Is fortune builders mastery program legit?

316 Replies

@Pete Nater -

Here's my issue -- $25K is enough money to do an entire deal (assuming you get financing for the rest) in many markets. And I can promise that studying freely available materials and doing a single deal will teach 99% of wannabe investors more than all the "training" and "coaching" in the world.

If you told me that someone would spend a month with me in my home market, help me market locally for deals, look at houses with me, help me learn how to do inspections and estimate rehab costs, help me prepare offers on a contract that was valid in my state, help me do due diligence when an offer was accepted, help me hire contractors, help me manage the rehab, etc., I might think it was worth it. Because doing a deal is where 75% of the real world knowledge comes from. You're not going to get that from a bunch of "home study" material, phone calls, online training, and non-local events, etc. -- for the education piece, you don't need to spend $25K.

And specifically, I don't see anything on that list of training materials that warrants a $25K price tag. I'm self taught...and I learned all of that stuff by reading, by networking with other investors in my area and by doing my first deal.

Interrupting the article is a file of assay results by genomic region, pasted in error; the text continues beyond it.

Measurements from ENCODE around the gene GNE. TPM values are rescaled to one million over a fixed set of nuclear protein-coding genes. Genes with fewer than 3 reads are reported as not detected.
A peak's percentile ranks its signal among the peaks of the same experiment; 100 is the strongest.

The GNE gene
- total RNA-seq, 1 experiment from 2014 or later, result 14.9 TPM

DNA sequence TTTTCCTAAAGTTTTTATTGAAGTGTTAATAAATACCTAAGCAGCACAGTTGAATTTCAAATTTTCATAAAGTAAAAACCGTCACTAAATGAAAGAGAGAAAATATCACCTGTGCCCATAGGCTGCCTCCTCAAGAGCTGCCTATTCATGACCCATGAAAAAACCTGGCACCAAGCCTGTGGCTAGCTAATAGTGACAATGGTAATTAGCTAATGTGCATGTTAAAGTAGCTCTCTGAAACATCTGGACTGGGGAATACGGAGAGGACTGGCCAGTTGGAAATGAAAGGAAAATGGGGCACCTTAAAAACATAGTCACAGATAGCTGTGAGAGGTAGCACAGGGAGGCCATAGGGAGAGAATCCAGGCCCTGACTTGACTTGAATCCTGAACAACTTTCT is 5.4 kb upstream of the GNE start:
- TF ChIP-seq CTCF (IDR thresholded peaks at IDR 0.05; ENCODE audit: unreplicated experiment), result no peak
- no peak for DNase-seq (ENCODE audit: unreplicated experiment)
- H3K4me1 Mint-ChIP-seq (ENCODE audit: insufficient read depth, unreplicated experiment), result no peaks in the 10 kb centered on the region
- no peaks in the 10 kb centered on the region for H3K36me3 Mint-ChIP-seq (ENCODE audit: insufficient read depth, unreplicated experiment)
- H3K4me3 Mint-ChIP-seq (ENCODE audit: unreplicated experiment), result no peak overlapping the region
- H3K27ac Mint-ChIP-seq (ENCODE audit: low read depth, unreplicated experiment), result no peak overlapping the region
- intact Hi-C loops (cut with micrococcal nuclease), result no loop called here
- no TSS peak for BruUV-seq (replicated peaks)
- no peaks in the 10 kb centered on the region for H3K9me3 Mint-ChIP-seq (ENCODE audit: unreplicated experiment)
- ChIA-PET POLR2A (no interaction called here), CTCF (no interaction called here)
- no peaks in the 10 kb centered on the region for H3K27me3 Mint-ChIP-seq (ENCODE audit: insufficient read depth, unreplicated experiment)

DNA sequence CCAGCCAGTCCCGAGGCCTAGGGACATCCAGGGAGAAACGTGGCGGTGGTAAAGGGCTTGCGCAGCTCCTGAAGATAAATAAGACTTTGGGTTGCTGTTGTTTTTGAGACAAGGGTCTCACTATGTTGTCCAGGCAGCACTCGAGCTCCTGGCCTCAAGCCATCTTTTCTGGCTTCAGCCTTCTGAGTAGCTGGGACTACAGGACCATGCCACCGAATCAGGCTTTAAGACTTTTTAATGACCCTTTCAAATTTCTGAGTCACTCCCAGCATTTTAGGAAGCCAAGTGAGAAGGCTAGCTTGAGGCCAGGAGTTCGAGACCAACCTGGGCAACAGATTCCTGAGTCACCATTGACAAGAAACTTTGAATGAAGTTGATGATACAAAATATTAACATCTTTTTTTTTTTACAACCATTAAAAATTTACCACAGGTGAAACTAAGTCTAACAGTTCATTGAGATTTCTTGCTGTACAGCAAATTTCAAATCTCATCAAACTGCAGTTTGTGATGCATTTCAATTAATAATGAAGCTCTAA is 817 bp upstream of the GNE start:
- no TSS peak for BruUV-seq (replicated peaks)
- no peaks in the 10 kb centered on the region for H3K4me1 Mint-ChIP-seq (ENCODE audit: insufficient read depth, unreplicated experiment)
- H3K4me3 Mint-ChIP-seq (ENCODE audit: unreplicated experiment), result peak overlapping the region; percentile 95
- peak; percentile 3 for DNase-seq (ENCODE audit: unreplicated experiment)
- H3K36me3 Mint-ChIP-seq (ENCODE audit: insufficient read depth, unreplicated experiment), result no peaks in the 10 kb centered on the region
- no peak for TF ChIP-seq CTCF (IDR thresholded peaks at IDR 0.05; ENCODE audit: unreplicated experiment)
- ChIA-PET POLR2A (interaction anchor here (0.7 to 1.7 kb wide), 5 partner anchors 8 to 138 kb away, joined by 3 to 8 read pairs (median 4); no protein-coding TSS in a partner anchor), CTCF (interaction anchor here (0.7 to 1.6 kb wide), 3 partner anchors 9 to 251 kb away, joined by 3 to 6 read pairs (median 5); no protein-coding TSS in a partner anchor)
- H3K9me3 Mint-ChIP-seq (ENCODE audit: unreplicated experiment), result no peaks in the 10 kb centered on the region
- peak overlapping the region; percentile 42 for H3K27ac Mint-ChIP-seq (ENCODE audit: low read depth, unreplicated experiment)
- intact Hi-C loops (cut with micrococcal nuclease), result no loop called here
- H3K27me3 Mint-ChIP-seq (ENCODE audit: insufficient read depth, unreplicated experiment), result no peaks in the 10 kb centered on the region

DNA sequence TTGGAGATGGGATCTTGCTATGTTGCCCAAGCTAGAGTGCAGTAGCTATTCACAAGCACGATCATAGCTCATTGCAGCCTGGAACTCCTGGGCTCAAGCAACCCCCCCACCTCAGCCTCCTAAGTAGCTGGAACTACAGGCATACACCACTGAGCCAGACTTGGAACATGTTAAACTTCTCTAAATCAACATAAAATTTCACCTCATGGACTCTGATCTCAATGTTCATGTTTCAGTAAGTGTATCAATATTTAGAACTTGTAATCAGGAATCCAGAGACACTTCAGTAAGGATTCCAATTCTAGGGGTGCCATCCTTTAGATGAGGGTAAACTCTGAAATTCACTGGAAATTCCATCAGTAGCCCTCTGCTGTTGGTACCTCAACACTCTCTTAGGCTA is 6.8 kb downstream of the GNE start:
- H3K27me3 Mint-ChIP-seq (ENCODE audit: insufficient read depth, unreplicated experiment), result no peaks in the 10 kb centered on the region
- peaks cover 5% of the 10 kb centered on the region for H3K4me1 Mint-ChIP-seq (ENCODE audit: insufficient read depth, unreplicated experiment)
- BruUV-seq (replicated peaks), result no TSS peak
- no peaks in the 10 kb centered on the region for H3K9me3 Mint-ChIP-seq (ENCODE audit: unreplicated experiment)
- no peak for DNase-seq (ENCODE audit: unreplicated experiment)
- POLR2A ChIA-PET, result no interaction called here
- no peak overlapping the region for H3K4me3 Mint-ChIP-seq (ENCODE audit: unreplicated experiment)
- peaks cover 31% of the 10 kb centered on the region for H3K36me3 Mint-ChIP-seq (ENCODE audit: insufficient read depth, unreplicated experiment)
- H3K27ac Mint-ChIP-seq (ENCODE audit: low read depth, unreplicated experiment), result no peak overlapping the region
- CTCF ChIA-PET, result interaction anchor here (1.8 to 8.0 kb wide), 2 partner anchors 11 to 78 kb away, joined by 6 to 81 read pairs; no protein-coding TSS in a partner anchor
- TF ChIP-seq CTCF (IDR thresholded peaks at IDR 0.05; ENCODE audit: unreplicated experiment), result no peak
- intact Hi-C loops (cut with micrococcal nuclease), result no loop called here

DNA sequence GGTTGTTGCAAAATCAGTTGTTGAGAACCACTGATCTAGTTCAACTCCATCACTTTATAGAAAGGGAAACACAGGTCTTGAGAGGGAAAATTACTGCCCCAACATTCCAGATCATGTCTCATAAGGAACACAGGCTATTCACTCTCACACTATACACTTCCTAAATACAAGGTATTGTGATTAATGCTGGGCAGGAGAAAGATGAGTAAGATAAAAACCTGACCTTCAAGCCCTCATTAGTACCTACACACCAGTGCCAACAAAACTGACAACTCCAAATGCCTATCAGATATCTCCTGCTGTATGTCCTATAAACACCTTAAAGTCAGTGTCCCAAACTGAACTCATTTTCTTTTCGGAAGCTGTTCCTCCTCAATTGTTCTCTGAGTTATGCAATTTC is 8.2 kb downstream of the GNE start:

In fact, I'm guessing that by doing my first deal, I learned more than all of that stuff put together. And instead of spending $25K, I actually made money doing it.

If I can learn it all without having to spend more than a couple hundred dollars taking other investors out to lunch, I'm pretty sure anyone can. That said, education is a big business, and those who stand to make a lot of money through education and training are very good at convincing people that it's nearly impossible to learn without spending ridiculous amounts money.

I'm proof that that's not true. As are LOTS of other investors here on BP and in the real world.

Just my $.02...

I have yet to do a deal and I have thought about this stuff alot recently. I have met people in this program that are very successful but others that will never make it. I believe that if you have the intelligence and attitude to make it in this business than you have the intelligence and attitude to figure it out with all the free resources that are available. Add value to a successful investor, show them you are serious about finding deals, and they will help you!